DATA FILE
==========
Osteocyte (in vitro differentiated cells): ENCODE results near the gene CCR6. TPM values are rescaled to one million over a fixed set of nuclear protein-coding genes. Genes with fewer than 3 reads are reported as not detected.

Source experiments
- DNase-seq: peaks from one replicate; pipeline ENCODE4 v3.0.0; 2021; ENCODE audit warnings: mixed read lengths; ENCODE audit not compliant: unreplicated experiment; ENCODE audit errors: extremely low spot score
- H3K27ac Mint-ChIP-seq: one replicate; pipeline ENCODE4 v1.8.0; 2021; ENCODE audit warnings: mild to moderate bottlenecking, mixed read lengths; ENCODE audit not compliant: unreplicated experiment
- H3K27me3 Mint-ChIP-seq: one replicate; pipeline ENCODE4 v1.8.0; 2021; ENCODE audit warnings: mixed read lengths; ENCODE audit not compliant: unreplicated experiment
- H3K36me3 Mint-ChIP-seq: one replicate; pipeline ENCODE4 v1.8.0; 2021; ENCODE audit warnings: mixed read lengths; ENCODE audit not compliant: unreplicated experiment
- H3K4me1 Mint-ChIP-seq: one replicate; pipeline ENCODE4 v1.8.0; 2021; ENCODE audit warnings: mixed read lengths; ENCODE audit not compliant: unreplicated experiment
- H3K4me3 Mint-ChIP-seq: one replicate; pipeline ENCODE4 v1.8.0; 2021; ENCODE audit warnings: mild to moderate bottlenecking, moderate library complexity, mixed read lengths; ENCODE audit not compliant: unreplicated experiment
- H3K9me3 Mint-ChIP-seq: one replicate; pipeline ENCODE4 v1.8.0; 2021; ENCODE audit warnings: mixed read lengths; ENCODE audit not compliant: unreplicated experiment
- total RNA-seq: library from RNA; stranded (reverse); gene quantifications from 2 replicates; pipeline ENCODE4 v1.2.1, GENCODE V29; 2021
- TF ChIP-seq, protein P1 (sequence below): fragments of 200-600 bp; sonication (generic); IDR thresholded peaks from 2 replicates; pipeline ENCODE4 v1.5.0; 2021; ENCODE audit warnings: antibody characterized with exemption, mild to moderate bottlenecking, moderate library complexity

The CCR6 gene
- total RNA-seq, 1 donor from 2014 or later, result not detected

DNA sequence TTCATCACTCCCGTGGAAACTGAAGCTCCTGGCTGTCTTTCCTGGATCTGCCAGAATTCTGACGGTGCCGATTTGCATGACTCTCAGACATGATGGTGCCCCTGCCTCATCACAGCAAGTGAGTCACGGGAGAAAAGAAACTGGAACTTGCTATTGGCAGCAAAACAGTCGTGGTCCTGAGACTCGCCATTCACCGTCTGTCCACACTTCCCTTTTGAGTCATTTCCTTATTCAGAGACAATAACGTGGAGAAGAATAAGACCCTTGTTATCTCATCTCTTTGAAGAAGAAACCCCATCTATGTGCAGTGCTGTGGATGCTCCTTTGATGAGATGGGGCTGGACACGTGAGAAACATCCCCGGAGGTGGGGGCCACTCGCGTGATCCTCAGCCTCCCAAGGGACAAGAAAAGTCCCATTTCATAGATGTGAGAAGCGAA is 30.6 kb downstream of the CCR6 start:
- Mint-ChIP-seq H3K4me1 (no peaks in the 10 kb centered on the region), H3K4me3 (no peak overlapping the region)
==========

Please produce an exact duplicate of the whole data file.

Osteocyte (in vitro differentiated cells): ENCODE results near the gene CCR6. TPM values are rescaled to one million over a fixed set of nuclear protein-coding genes. Genes with fewer than 3 reads are reported as not detected.

Source experiments
- DNase-seq: peaks from one replicate; pipeline ENCODE4 v3.0.0; 2021; ENCODE audit warnings: mixed read lengths; ENCODE audit not compliant: unreplicated experiment; ENCODE audit errors: extremely low spot score
- H3K27ac Mint-ChIP-seq: one replicate; pipeline ENCODE4 v1.8.0; 2021; ENCODE audit warnings: mild to moderate bottlenecking, mixed read lengths; ENCODE audit not compliant: unreplicated experiment
- H3K27me3 Mint-ChIP-seq: one replicate; pipeline ENCODE4 v1.8.0; 2021; ENCODE audit warnings: mixed read lengths; ENCODE audit not compliant: unreplicated experiment
- H3K36me3 Mint-ChIP-seq: one replicate; pipeline ENCODE4 v1.8.0; 2021; ENCODE audit warnings: mixed read lengths; ENCODE audit not compliant: unreplicated experiment
- H3K4me1 Mint-ChIP-seq: one replicate; pipeline ENCODE4 v1.8.0; 2021; ENCODE audit warnings: mixed read lengths; ENCODE audit not compliant: unreplicated experiment
- H3K4me3 Mint-ChIP-seq: one replicate; pipeline ENCODE4 v1.8.0; 2021; ENCODE audit warnings: mild to moderate bottlenecking, moderate library complexity, mixed read lengths; ENCODE audit not compliant: unreplicated experiment
- H3K9me3 Mint-ChIP-seq: one replicate; pipeline ENCODE4 v1.8.0; 2021; ENCODE audit warnings: mixed read lengths; ENCODE audit not compliant: unreplicated experiment
- total RNA-seq: library from RNA; stranded (reverse); gene quantifications from 2 replicates; pipeline ENCODE4 v1.2.1, GENCODE V29; 2021
- TF ChIP-seq, protein P1 (sequence below): fragments of 200-600 bp; sonication (generic); IDR thresholded peaks from 2 replicates; pipeline ENCODE4 v1.5.0; 2021; ENCODE audit warnings: antibody characterized with exemption, mild to moderate bottlenecking, moderate library complexity

The CCR6 gene
- total RNA-seq, 1 donor from 2014 or later, result not detected

DNA sequence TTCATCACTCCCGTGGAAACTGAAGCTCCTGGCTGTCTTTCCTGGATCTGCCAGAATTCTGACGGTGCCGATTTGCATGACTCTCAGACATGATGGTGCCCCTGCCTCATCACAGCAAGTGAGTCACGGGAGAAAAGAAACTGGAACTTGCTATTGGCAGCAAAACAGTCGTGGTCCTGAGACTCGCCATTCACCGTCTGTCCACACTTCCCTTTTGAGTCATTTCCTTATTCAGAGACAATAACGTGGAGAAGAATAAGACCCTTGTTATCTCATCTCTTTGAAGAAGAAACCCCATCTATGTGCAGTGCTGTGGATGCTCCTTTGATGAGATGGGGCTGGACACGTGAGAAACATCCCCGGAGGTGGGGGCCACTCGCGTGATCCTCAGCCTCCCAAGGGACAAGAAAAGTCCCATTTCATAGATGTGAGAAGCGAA is 30.6 kb downstream of the CCR6 start:
- Mint-ChIP-seq H3K4me1 (no peaks in the 10 kb centered on the region), H3K4me3 (no peak overlapping the region)